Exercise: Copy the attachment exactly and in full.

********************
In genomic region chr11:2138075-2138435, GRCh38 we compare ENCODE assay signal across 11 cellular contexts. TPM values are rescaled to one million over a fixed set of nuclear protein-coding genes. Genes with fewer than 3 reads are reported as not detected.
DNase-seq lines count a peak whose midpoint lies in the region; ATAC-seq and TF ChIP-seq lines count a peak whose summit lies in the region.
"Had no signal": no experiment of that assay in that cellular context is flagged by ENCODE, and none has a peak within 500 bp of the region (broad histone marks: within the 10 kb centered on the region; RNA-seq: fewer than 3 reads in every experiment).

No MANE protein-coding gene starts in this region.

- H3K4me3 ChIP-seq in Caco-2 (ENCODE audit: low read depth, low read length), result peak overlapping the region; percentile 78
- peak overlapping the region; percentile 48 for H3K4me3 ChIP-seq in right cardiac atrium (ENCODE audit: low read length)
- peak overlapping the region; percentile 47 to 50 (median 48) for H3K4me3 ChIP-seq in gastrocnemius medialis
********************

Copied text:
In genomic region chr11:2138075-2138435, GRCh38 we compare ENCODE assay signal across 11 cellular contexts. TPM values are rescaled to one million over a fixed set of nuclear protein-coding genes. Genes with fewer than 3 reads are reported as not detected.
DNase-seq lines count a peak whose midpoint lies in the region; ATAC-seq and TF ChIP-seq lines count a peak whose summit lies in the region.
"Had no signal": no experiment of that assay in that cellular context is flagged by ENCODE, and none has a peak within 500 bp of the region (broad histone marks: within the 10 kb centered on the region; RNA-seq: fewer than 3 reads in every experiment).

No MANE protein-coding gene starts in this region.

- H3K4me3 ChIP-seq in Caco-2 (ENCODE audit: low read depth, low read length), result peak overlapping the region; percentile 78
- peak overlapping the region; percentile 48 for H3K4me3 ChIP-seq in right cardiac atrium (ENCODE audit: low read length)
- peak overlapping the region; percentile 47 to 50 (median 48) for H3K4me3 ChIP-seq in gastrocnemius medialis